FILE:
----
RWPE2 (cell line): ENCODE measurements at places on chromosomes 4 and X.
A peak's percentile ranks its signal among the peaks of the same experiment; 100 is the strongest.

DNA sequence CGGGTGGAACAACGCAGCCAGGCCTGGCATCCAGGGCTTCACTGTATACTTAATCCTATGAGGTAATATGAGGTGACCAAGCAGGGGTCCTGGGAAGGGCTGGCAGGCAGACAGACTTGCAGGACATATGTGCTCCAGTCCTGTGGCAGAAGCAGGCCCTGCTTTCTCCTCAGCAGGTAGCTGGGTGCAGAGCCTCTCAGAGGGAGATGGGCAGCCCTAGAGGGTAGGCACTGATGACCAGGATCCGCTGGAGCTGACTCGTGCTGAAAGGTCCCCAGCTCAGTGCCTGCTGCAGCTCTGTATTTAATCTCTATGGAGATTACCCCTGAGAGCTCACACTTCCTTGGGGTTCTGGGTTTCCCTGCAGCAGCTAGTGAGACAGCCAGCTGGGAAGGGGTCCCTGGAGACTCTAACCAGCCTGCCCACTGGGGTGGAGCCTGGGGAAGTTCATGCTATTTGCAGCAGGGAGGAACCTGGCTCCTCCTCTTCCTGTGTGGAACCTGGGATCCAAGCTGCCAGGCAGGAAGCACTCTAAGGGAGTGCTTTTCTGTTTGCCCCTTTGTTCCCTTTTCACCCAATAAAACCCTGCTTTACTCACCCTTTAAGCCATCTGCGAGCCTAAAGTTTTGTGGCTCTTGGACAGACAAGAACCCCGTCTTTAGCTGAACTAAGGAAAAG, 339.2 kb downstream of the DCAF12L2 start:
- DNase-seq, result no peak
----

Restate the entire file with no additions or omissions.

RWPE2 (cell line): ENCODE measurements at places on chromosomes 4 and X.
A peak's percentile ranks its signal among the peaks of the same experiment; 100 is the strongest.

DNA sequence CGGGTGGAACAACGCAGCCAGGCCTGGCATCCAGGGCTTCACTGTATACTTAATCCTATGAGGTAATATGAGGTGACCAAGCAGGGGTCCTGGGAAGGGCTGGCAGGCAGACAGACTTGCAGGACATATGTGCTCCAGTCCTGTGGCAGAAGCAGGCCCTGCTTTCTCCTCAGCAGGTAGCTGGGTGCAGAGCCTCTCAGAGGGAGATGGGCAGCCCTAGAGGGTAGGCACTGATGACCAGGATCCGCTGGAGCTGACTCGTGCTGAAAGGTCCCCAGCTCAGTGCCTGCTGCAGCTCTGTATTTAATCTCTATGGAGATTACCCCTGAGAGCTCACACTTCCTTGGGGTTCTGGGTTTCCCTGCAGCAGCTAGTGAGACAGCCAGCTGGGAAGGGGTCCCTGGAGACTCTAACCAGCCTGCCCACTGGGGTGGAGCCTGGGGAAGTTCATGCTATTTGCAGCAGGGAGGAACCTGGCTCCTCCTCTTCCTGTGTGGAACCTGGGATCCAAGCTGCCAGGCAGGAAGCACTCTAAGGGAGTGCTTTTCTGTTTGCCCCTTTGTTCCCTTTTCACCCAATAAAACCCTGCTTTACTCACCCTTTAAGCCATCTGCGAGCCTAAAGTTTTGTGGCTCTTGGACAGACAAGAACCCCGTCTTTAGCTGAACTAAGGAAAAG, 339.2 kb downstream of the DCAF12L2 start:
- DNase-seq, result no peak